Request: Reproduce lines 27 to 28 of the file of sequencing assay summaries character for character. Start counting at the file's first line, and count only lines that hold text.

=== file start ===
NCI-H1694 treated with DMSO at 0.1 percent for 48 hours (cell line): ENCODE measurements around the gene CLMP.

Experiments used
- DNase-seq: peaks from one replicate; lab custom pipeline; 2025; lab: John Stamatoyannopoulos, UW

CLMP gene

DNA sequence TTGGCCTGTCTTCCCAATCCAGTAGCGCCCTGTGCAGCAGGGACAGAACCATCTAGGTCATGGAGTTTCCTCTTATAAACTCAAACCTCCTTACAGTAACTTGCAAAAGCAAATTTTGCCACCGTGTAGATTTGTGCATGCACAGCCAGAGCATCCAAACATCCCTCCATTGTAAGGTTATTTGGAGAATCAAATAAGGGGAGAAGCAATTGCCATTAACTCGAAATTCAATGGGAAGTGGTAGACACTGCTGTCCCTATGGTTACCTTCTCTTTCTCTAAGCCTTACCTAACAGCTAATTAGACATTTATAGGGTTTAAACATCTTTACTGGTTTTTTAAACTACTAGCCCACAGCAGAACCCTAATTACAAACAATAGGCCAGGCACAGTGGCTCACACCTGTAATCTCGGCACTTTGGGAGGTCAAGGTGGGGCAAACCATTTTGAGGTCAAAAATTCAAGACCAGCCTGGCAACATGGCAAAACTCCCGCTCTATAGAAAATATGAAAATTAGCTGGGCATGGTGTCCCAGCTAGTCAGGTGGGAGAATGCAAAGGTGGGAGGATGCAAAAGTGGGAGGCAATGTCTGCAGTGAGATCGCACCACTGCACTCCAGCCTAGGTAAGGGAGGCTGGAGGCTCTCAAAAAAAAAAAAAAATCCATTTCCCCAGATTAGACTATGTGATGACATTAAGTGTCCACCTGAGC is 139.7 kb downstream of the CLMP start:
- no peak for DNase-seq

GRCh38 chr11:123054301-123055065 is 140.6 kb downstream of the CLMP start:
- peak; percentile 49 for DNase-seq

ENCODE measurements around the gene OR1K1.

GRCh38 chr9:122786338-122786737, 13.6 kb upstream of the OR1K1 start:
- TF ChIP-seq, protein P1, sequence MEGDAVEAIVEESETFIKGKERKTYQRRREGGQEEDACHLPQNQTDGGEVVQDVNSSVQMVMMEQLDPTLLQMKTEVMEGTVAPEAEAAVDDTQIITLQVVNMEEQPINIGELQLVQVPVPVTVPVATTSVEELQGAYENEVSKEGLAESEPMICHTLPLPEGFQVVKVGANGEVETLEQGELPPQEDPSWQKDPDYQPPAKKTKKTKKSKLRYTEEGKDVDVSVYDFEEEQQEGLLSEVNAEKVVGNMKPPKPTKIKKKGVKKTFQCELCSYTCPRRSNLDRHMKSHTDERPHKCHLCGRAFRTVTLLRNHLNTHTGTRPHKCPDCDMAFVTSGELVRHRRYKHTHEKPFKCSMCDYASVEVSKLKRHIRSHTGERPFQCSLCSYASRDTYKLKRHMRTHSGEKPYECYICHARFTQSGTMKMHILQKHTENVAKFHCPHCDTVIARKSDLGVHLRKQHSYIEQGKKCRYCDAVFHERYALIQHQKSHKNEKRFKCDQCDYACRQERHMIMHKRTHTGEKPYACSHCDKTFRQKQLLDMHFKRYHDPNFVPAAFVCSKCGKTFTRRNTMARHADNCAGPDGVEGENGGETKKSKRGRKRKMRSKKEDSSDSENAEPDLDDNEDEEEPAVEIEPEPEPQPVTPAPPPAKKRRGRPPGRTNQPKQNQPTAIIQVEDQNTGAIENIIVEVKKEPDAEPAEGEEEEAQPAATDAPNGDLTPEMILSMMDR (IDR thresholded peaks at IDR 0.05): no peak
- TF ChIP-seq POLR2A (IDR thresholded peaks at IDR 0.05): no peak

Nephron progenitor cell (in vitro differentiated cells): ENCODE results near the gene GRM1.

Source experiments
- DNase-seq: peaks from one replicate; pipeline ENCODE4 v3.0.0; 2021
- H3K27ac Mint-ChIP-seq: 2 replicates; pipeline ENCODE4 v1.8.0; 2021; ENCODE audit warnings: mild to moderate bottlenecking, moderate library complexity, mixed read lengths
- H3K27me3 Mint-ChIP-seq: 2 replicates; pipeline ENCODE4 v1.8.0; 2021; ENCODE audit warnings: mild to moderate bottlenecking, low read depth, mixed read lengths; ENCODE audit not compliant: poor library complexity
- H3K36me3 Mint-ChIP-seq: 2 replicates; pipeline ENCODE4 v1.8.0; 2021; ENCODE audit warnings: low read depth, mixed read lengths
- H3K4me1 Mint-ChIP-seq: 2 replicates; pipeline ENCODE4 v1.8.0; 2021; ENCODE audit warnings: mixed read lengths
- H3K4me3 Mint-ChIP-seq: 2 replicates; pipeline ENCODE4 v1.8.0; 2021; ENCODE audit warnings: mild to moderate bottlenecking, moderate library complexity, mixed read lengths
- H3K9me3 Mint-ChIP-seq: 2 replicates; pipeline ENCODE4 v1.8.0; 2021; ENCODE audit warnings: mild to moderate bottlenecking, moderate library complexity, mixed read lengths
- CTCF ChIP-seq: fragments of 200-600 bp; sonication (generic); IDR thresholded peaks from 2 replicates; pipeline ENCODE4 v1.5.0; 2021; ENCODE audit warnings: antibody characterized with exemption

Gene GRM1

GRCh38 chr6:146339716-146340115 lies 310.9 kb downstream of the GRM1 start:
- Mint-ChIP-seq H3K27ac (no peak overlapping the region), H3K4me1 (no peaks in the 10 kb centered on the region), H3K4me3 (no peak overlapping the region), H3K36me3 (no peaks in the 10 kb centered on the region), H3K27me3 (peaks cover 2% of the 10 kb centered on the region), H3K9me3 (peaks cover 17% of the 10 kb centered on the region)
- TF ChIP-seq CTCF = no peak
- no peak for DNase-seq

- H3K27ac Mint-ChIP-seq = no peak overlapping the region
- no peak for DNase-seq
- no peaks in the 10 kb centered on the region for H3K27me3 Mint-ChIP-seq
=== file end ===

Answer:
- no peak for DNase-seq

- H3K27ac Mint-ChIP-seq = no peak overlapping the region